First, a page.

Here’s my take on the issue:

zigzag circus showcase 2014With the advent of online video services such as YouTube and Instagram, It’s become easy for a person to copy a trick from a stranger almost anonymously (the safety aspects of this are the subject of a rant for another time, I promise). However, copying entire acts is not only a dick move and a sad indication of that individuals (lack of) creativity, it is also illegal, as circus acts are classified as intellectual property, and as such have legal protection from being copied.

More common is copying individual tricks. This is where the issue tends to turn a bit grey. Whilst this is not such an issue in circus acts where an act can consist of 10 or more individual tricks, replicating any one trick may not be such an issue. Much more important is that the style and presentation of the performance is individual to that performer, and this is usually something that is developed over time, training and experimenting with moves and transitions.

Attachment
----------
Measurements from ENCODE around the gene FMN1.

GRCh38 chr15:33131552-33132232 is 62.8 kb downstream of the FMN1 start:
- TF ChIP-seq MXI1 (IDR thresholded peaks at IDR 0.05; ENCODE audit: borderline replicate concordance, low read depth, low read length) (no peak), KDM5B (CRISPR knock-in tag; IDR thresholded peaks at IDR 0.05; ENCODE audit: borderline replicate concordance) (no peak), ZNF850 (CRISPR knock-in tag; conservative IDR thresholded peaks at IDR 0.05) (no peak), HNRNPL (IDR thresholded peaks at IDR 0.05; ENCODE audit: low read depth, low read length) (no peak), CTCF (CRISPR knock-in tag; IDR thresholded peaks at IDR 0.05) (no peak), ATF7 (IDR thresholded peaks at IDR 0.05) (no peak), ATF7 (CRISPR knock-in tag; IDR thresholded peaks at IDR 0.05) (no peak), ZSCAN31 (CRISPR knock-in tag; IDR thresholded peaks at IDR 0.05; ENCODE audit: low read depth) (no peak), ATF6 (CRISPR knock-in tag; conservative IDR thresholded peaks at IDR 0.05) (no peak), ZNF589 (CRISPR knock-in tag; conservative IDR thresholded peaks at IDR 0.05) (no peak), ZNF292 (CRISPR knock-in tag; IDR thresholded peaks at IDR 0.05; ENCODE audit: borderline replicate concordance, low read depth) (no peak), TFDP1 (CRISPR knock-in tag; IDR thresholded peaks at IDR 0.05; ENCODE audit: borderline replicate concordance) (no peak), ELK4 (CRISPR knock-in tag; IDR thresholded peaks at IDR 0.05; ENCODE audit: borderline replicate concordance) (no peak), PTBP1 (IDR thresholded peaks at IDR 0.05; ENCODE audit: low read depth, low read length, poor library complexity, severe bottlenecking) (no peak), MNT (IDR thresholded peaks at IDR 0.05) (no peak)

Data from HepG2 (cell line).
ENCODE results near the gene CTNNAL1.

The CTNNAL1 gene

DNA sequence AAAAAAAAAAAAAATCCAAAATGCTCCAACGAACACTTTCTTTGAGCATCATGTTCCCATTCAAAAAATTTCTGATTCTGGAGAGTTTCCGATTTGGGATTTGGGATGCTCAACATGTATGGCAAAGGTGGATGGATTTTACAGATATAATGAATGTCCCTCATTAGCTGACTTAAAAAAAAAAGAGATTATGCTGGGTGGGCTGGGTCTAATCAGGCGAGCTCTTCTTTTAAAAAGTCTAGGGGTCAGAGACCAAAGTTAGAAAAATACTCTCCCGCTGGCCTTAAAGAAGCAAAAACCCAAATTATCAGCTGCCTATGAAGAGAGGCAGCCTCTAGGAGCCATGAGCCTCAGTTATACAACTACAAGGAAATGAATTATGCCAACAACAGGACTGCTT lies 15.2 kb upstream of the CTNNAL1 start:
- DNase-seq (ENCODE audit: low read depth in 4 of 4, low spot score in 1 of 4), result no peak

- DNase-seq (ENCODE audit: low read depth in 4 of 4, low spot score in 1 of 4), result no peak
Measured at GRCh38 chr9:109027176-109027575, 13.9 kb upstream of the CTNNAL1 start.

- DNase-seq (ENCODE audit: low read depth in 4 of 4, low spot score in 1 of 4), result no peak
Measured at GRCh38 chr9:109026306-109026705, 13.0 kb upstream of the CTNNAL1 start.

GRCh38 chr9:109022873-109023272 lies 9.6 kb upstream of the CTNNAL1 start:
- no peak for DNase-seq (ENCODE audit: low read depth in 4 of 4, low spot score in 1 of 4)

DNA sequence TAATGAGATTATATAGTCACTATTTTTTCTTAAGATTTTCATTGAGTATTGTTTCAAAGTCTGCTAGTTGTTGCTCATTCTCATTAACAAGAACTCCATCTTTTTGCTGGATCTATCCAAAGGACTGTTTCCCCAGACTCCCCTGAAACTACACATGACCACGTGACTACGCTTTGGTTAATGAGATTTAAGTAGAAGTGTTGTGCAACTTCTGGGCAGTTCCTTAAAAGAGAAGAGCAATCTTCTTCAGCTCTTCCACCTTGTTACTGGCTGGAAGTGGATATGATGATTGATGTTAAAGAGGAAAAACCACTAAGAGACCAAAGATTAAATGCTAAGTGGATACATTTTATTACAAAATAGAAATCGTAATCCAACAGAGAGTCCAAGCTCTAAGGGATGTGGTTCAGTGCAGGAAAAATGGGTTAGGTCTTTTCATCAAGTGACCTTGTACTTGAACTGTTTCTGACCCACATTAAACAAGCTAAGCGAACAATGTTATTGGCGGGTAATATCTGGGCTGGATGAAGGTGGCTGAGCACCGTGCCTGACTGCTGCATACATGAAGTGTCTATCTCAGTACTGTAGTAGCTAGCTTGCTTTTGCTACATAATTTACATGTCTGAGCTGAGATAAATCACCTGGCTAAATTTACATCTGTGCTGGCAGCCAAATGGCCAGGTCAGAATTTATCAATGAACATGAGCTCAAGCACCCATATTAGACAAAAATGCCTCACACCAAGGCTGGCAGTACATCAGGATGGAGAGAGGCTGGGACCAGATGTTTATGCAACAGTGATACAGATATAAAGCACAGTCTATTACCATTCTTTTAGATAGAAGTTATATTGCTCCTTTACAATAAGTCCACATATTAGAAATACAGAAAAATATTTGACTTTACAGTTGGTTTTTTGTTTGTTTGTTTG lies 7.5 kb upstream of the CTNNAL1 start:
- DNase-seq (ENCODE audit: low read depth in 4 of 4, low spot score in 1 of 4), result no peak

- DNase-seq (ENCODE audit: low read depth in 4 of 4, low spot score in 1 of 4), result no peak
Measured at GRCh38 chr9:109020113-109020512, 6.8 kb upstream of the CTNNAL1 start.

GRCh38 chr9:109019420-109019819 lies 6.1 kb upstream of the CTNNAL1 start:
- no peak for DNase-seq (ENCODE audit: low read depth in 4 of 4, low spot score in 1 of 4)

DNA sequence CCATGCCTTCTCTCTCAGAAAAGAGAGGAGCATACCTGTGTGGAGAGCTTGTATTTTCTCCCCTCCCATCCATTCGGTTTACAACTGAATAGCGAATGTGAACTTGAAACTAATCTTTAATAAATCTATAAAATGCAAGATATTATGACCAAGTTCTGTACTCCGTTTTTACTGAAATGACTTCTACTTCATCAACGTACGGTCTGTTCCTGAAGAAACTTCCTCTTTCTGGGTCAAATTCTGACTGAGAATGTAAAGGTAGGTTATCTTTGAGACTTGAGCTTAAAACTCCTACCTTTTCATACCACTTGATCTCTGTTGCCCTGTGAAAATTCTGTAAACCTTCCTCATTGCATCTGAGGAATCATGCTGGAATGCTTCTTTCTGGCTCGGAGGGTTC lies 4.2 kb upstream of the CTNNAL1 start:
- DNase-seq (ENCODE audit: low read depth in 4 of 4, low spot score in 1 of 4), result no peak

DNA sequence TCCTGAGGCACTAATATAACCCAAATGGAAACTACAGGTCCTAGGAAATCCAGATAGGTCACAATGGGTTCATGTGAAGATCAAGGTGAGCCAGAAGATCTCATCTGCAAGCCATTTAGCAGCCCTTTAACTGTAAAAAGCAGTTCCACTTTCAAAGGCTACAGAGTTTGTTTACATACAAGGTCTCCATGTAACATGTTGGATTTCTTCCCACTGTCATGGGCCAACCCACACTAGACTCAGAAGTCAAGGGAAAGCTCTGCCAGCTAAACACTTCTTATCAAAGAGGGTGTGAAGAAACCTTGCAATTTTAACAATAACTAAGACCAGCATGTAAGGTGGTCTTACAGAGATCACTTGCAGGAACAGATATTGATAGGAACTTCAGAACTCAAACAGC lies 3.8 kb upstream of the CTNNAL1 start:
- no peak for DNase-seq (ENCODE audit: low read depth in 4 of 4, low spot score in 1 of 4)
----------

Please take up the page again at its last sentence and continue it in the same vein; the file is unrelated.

The exception to this would be if that trick is so unique that that individual performer hangs their entire reputation of it. This is especially the case for acts such as sideshow or magic performances, where a single trick tends to BE the act. In this case, using the trick is tantamount to stealing the act, which as I’ve already discussed, is definitely not on.

An alternate point of view is that people copying from and learning from one another helps the art BAE 2013 (2)form evolve. As one trick becomes replicated, it goes from being unique to that performer to something standard. In order to keep being fresh and unique, performers are then forced to be creative and keep pushing the envelope in terms of technical tricks and/or creative presentation of said tricks in order to keep being seen as unique. And thus the art form grows.

A great example of this would be the Cyr wheel. The creation of an individual, Daniel Cyr, he spent time training and developing the technique and then taught it to others. Those people then further trained and developed and built upon what they had learned, before passing their skills to others. In this way the apparatus goes from being something unique to an individual, to something that is commonplace (some would argue far too common).